In a series of stimulating writings, C. Thi Nguyen has made novel connections between the theory of art and the theory of games. In ‘Autonomy and Aesthetic Engagement’, he argues that we should see the aesthetic judgement of works of art as in important ways like playing a game. And in Games: Agency as Art, he makes the converse argument: that a central feature of game-play, and the source of much of its value, is that it offers aesthetic experiences, in (...)
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  • Ludic Unreliability and Deceptive Game Design.Stefano Gualeni & Nele Van de Mosselaer - 2021 - Journal of the Philosophy of Games 3 (1):1-22.
    Drawing from narratology and design studies, this article makes use of the notions of the ‘implied designer’ and ‘ludic unreliability’ to understand deceptive game design as a specific sub-set of transgressive game design. More specifically, in this text we present deceptive game design as the deliberate attempt to misguide players’ inferences about the designers’ intentions. Furthermore, we argue that deceptive design should not merely be taken as a set of design choices aimed at misleading players in their efforts to understand (...)
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  • General Solution to All Philosophical Problems With Some Exceptions.Wayde Beasley - forthcoming - north of parallel 40: Numerous uncommitted.
    Philosophy is unsolved. My forthcoming book sets forth the final resolution, with some exceptions, to this 2,500 year crisis. I am currently close to finishing page 983.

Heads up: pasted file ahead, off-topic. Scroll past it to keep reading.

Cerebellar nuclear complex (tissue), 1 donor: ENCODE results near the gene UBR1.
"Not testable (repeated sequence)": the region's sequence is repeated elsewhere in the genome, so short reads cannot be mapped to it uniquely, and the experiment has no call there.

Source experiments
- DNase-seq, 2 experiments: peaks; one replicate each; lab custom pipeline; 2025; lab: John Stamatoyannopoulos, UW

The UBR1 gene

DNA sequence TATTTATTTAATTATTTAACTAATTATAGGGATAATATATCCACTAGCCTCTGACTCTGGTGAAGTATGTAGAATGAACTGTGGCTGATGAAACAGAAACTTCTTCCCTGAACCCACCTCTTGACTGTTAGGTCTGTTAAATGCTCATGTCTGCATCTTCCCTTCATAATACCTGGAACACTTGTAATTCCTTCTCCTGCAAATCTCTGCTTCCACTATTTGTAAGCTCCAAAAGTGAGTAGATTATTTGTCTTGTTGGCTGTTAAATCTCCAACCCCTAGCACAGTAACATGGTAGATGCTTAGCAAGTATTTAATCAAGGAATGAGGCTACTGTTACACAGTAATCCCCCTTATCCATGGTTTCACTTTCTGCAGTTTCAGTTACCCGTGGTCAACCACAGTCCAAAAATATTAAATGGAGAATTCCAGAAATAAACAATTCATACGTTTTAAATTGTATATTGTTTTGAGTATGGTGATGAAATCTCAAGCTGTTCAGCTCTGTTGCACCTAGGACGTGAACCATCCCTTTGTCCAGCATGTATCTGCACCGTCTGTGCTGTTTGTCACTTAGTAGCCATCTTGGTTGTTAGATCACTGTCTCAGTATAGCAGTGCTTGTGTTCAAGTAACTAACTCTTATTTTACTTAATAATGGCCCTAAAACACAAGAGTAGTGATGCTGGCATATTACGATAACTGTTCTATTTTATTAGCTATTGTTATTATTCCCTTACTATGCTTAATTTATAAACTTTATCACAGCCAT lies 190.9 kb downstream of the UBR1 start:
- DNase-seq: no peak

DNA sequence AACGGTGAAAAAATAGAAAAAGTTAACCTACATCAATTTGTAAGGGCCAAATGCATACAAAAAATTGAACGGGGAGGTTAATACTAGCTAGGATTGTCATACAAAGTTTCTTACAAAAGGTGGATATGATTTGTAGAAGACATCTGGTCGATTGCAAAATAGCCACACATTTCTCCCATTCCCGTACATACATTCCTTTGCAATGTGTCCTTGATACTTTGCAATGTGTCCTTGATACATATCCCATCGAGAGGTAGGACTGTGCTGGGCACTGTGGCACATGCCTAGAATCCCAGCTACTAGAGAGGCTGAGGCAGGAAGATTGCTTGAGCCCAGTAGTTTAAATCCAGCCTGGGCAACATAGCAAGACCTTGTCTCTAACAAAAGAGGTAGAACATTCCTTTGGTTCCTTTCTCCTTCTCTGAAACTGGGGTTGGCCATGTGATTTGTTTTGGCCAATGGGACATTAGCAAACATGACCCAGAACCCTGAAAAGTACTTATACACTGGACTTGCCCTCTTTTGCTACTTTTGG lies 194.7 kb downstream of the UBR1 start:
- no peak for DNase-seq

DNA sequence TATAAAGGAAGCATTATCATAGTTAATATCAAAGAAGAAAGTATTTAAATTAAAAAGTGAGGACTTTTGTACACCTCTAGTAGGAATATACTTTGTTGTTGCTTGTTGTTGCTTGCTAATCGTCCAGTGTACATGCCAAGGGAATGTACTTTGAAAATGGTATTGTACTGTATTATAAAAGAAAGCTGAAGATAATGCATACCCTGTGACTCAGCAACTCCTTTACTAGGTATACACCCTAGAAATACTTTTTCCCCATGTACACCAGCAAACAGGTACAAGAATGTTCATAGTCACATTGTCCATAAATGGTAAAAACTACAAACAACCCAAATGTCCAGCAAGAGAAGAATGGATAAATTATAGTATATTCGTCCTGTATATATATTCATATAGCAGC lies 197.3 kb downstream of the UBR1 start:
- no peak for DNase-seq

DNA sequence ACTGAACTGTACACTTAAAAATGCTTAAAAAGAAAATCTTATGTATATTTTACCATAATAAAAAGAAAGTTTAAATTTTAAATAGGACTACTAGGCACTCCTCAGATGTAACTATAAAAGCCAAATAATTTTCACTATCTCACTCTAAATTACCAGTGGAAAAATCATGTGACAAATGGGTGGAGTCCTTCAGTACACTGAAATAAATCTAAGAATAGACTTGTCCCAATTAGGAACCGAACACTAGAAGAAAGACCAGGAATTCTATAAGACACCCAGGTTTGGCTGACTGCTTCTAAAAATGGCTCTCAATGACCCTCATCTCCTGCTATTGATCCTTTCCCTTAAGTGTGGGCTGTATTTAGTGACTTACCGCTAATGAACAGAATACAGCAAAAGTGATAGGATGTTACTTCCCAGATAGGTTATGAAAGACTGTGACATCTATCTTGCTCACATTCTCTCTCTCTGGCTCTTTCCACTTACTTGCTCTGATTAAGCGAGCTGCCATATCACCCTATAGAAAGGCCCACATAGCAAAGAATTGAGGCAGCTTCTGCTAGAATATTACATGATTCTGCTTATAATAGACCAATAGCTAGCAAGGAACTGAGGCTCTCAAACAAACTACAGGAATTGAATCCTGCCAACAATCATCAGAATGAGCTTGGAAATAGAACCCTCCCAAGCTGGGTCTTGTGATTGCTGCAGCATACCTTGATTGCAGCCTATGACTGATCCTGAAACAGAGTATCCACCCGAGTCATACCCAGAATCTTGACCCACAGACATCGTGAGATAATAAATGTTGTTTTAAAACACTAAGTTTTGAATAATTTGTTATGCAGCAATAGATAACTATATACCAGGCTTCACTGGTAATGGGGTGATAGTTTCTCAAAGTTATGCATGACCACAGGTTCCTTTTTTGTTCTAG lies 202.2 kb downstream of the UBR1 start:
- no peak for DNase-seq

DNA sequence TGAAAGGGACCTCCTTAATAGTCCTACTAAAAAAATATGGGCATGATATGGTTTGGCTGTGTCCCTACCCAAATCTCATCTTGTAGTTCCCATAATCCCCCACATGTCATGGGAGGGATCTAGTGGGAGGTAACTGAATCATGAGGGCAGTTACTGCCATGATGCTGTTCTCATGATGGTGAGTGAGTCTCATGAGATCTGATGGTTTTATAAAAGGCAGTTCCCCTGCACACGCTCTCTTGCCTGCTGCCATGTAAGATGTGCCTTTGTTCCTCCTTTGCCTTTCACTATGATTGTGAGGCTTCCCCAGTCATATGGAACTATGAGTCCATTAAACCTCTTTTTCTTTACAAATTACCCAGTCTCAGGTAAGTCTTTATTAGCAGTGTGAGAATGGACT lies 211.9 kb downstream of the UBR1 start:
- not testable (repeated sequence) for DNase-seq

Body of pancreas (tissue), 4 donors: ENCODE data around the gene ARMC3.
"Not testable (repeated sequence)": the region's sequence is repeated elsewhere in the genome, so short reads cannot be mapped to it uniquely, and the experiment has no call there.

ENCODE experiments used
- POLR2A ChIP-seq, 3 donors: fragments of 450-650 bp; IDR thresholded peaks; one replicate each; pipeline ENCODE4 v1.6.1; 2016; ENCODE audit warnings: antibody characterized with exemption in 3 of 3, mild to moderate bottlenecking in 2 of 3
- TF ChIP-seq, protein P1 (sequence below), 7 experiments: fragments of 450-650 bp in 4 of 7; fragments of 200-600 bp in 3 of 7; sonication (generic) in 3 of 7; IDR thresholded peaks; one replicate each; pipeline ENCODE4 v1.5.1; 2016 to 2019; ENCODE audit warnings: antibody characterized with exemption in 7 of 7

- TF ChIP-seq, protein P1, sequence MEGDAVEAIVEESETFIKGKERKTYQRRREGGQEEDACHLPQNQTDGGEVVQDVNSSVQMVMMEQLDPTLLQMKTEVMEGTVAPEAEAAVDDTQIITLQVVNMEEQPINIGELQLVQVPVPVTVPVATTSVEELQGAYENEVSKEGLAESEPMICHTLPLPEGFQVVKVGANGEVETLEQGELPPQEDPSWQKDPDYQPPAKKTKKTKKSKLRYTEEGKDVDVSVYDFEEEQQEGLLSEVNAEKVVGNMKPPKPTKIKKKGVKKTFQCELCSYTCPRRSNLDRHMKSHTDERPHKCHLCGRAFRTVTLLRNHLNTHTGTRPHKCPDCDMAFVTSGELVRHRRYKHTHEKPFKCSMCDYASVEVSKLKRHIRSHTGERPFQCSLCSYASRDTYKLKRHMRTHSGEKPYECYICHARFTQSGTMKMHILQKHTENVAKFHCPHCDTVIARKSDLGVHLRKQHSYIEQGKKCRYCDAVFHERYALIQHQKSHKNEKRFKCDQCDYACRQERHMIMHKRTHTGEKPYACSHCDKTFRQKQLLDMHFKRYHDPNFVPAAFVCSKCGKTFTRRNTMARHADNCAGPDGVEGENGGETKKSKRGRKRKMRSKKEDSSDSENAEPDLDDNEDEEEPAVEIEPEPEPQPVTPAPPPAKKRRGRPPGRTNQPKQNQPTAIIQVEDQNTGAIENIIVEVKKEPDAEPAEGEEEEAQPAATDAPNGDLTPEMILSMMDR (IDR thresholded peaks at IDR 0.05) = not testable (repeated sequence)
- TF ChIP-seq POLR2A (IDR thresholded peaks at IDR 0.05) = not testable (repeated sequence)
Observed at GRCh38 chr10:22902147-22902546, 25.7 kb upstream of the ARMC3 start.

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  • The Argument From Extreme Difficulty in Video Games.Aderemi Artis - 2021 - Journal of Aesthetics and Art Criticism 79 (1):64-75.
    Many video games require complex, rapid sequences of skilled bodily movements in order to complete game-world tasks. It is not unreasonable to think that this might interfere with our ability to aesthetically appreciate such video games. I present two versions of this argument from extreme difficulty: a strong version and a weak version. While extant treatments of the aesthetics of video games can be used to rebut the strong version, the weak version remains recalcitrant. I develop a reply to the (...)
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  • Olympians and Vampires - Talent, Practice, and Why Most of Us 'Don't Get It'.Alessandra Buccella - forthcoming - Argumenta:1-11.
    Why do some people become WNBA champions or Olympic gold medalists and others do not? What is ‘special’ about those very few incredibly skilled athletes, and why do they, in particular, get to be special? In this paper, I attempt to make sense of the relationship that there is, in the case of sports champions, between so-called ‘talent’, i.e. natural predisposition for particular physical activities and high-pressure competition, and practice/training. I will articulate what I take to be the ‘mechanism’ that (...)
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  • Does Play Constitute the Good Life? Suits and Aristotle on Autotelicity and Living Well.Francisco Javier Lopez Frías - 2020 - Journal of the Philosophy of Sport 47 (2):168-182.
    Bernard Suits’ account of play as an autotelic activity has been greatly influential in the philosophy of sport. Suits borrows the notion of ‘autotelicity’ from Aristotle’s ethics, formulating diff...
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  • The Motivational Structure of Appreciation.Servaas van der Berg - 2019 - Philosophical Quarterly 69 (276):445-466.
    On a widely held view in aesthetics, appreciation requires disinterested attention. George Dickie famously criticized a version of this view championed by the aesthetic attitude theorists. I revisit his criticisms and extract an overlooked challenge for accounts that seek to characterize appreciative engagement in terms of distinctive motivation: at minimum, the motivational profile such accounts propose must make a difference to how appreciative episodes unfold over time. I then develop a proposal to meet this challenge by drawing an analogy between (...)